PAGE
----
Politics & Government

Kansas Senate committee hears from medical marijuana supporters

Supporters of medical marijuana testified before the Senate Public Health and Welfare committee Wednesday in the first of two informational hearings on the topic. Opponents are set to testify Thursday.
Supporters of medical marijuana testified before the Senate Public Health and Welfare committee Wednesday in the first of two informational hearings on the topic. Opponents are set to testify Thursday. The Wichita Eagle

At an emotional hearing, teary-eyed parents of children suffering from a severe seizure disorders pleaded with lawmakers to seriously consider legalizing medical marijuana in Kansas.

Supporters of medical marijuana testified before the Senate Public Health and Welfare committee Wednesday in the first of two informational hearings on the topic. Opponents are set to testify Thursday.

Tracy Robles, a Wichita resident, told the committee that her 6-year-old daughter Sophie has “been on about every seizure medication there is” because she suffers from Dravet Syndrome, a chronic form of epilepsy that begins in infancy. Robles said none of the medications had proven entirely effective in treating her daughter’s seizures.

“The side effects from the medicines that she’s been on include things like liver damage, kidney damage and a whole host of other issues,” Robles said. “I’ve had to make decisions on what medicine she would try next based on which organ it would damage.”

In states where it is legal, such as Colorado, medical marijuana has been used to treat children suffering from Sophie’s condition.

Kiley Klug, whose 7-year-old son Owen also suffers from Dravet, said he has between 10 and 40 seizures a day.

“I cannot even begin to convey how difficult it’s been to watch our child decline and suffer,” testified Klug, an Odin resident who described herself as a conservative. “Medical cannabis could give Owen his life back. Many children just like our son are benefiting from this medicine. And in many cases these children are speaking, swimming, biking and interacting. I’m here pleading with you today to please give Owen this same chance to thrive.”

Sen. David Haley, D-Kansas City, a member of the committee, introduced SB 9, which would legalize medical marijuana, during the first week of the session. Sen. Mary Pilcher-Cook, R-Shawnee, the committee’s chair, told attendees that the hearing was informational, not specifically a hearing on that bill.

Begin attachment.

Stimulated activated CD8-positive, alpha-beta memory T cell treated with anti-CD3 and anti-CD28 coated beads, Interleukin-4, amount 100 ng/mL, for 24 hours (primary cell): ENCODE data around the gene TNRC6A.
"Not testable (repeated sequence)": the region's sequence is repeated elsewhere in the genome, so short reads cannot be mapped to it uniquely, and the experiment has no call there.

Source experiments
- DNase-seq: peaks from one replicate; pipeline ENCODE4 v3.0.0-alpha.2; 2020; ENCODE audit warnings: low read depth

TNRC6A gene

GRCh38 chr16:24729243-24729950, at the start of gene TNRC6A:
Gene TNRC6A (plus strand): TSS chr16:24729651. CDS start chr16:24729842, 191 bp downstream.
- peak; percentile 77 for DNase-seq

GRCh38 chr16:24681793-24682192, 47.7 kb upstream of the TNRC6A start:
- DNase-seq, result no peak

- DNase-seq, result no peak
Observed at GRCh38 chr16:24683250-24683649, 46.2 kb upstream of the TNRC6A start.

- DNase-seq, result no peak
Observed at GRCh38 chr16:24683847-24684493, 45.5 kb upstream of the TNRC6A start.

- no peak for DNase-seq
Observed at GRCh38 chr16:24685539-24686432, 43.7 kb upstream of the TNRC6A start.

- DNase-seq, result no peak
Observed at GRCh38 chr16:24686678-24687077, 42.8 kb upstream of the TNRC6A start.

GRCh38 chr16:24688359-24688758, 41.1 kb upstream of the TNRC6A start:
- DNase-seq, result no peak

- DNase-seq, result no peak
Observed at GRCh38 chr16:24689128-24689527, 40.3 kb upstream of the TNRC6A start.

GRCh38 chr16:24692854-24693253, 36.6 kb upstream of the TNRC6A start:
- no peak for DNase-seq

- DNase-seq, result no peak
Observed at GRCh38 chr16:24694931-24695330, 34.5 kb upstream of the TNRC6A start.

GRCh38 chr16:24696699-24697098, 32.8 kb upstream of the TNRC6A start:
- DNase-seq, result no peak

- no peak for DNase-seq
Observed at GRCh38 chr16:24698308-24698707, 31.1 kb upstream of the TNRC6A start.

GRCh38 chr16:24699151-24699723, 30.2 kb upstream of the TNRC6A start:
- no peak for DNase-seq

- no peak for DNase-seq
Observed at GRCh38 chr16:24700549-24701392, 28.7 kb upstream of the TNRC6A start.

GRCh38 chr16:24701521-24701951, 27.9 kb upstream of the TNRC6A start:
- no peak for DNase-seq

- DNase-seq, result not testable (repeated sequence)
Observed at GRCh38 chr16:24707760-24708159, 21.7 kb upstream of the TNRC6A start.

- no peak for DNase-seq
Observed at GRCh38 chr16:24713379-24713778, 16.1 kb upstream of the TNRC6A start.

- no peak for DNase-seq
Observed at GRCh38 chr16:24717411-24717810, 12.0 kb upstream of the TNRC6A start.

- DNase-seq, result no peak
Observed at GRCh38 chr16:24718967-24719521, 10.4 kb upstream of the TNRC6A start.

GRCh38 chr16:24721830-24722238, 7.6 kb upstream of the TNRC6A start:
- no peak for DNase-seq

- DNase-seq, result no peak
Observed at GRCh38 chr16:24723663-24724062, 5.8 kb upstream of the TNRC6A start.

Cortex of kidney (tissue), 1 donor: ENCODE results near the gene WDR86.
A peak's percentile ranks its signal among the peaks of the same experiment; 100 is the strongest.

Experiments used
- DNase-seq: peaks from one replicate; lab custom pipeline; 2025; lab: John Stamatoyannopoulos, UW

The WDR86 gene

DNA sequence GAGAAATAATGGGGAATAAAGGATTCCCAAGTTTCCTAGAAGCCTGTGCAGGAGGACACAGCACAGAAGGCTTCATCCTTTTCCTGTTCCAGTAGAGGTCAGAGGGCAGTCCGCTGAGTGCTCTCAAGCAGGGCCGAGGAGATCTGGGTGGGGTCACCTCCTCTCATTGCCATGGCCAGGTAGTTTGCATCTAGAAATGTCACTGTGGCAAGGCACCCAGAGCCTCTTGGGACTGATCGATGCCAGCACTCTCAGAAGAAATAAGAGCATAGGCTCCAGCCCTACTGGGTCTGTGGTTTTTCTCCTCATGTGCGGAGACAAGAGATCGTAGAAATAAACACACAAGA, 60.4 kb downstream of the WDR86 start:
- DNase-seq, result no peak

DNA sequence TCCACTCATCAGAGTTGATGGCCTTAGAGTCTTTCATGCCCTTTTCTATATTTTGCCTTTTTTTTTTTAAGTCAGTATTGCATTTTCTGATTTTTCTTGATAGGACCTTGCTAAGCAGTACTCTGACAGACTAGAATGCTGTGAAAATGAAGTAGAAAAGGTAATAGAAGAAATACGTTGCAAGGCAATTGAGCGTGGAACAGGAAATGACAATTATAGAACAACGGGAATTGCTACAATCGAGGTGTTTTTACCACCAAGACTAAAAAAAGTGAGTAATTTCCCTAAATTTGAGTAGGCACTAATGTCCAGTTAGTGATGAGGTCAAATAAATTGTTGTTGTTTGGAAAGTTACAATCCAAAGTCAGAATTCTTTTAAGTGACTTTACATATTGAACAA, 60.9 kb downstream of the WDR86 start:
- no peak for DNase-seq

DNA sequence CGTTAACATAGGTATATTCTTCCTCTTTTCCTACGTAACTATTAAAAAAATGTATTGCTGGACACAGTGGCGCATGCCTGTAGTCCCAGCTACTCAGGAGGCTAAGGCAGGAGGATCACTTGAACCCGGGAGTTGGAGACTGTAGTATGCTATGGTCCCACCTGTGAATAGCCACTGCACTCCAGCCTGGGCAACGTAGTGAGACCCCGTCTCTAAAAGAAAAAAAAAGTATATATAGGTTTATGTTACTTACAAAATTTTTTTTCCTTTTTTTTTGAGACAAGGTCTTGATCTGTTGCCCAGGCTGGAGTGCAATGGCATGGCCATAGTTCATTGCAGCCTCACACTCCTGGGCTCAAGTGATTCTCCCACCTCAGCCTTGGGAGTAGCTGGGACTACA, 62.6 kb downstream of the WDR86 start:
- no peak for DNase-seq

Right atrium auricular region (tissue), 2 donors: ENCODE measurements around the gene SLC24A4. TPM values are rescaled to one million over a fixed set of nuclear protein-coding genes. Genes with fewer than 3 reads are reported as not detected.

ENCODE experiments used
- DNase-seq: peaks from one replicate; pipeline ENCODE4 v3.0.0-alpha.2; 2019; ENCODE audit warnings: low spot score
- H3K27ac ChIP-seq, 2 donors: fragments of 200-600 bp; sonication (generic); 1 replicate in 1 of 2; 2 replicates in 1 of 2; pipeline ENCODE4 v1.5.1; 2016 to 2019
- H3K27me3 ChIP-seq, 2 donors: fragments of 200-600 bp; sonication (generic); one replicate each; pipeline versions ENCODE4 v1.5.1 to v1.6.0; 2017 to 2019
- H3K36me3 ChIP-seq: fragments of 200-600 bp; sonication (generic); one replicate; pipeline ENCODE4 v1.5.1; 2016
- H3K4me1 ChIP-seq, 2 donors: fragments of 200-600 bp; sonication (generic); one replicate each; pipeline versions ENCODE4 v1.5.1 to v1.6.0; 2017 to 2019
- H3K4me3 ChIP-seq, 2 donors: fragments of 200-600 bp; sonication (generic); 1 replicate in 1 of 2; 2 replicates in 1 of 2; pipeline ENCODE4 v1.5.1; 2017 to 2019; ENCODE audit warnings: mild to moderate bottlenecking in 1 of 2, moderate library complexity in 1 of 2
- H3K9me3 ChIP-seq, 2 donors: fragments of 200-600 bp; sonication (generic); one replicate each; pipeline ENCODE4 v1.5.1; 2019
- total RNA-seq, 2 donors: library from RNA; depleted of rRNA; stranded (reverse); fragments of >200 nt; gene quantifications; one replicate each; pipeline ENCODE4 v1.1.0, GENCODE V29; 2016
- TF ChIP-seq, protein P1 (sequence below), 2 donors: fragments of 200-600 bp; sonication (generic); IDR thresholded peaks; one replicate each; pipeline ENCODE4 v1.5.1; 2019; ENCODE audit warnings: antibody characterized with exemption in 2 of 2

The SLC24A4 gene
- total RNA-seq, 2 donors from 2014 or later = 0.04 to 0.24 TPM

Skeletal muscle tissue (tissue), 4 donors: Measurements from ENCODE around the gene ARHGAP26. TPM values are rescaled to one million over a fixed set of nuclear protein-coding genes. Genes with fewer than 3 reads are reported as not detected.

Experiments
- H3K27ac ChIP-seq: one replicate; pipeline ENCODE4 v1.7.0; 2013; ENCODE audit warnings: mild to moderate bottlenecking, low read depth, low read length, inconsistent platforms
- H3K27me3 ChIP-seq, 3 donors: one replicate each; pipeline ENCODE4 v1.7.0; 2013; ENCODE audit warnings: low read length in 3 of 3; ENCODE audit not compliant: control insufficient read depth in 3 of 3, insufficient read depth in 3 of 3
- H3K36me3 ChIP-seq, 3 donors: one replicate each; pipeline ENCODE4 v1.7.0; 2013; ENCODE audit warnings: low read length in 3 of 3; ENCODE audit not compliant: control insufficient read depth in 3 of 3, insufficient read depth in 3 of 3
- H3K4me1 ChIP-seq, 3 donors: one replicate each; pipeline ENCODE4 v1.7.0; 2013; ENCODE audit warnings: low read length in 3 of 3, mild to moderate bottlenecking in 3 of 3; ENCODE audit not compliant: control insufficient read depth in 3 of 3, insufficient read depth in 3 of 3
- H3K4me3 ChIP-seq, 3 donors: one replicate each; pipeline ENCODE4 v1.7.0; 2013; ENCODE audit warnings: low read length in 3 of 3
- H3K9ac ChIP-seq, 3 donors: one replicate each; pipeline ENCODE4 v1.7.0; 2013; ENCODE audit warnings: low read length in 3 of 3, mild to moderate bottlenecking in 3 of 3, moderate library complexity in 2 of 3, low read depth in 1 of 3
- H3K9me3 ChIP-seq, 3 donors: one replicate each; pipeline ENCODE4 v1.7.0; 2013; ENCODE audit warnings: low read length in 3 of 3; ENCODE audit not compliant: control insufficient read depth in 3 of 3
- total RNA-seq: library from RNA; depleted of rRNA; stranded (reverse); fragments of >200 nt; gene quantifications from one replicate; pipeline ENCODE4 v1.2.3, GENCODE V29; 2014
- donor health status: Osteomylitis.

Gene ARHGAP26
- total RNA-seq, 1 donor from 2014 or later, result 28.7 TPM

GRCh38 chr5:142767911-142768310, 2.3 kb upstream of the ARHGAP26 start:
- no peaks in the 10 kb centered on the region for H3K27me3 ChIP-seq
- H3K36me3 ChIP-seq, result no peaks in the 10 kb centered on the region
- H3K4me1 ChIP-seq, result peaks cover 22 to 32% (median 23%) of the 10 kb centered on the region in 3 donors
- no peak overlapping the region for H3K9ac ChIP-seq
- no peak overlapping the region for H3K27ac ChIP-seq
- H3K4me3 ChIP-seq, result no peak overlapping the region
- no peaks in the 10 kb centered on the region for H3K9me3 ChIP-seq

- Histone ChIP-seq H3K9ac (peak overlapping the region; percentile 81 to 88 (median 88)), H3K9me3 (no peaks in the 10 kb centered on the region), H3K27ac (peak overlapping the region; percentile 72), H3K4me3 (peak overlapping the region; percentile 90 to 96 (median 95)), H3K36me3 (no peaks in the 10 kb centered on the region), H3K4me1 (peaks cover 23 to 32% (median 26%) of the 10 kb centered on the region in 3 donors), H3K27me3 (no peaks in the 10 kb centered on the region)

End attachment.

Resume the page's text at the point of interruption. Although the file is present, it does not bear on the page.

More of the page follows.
Pilcher-Cook encouraged attendees to return the next day to hear from opponents, who she said might offer them some surprising information and hope. She called the stories of children with Dravet Syndrome heartbreaking and said she would be anxious to learn if other alternatives besides marijuana are available.

“We only heard from one side today. And we need to hear from the other side,” she said.

Those set to speak against legalization on Thursday include Topeka doctor Eric Voth and Ed Klumpp of the Kansas Association of Chiefs of Police, according to an e-mail from Pilcher-Cook’s office. The Kansas Association of Addiction Professionals also will speak against the bill.

Sen. Jacob LaTurner, R-Pittsburg, said he would have liked to have heard from more medical professionals in support of medical marijuana.

Esau Freeman, a Wichitan and medical marijuana activist, responded that the state’s current laws prevent doctors from speaking out on the issue.

Christie Bay submitted a letter from her daughter’s pediatrician in support of using medical marijuana to treat Dravet Syndrome.

Sen. Michael O’Donnell, R-Wichita, the committee’s vice chair, said the Kansas Medical Society’s opposition gave him pause about the idea.

“I’m not a medical professional,” O’Donnell said. “And if the Medical Society who handles this on a day-to-day basis debunks what the proponents were saying today, I would side with the medical experts versus people who don’t have the medical background.”

“I trust my doctor. If he tells me I’m sick I’m probably sick,” he added.

Freeman framed the discussion as a states’ rights issue, contending the state should control policing of marijuana within in its own borders. He said allowing people to purchase marijuana legally for medicinal reasons would cut down on black markets.

“I implore you to pass this conservative legislation in 2015,” Freeman said. “I know I’m talking about marijuana and conservative legislation in the same sentence, but friends, we spend $28,000 each year for each non-violent person who is caught in this situation for possessing marijuana. This is something we can fiscally not keep up with.”

The Kansas Health Institute provided neutral testimony on the issue, saying that states where marijuana had been legalized for medical purposes saw little to no increase in overall marijuana consumption but saw some increased use among at-risk teens.

Reach Bryan Lowry at 785-296-3006 or blowry@wichitaeagle.com. Follow him on Twitter: @BryanLowry3.

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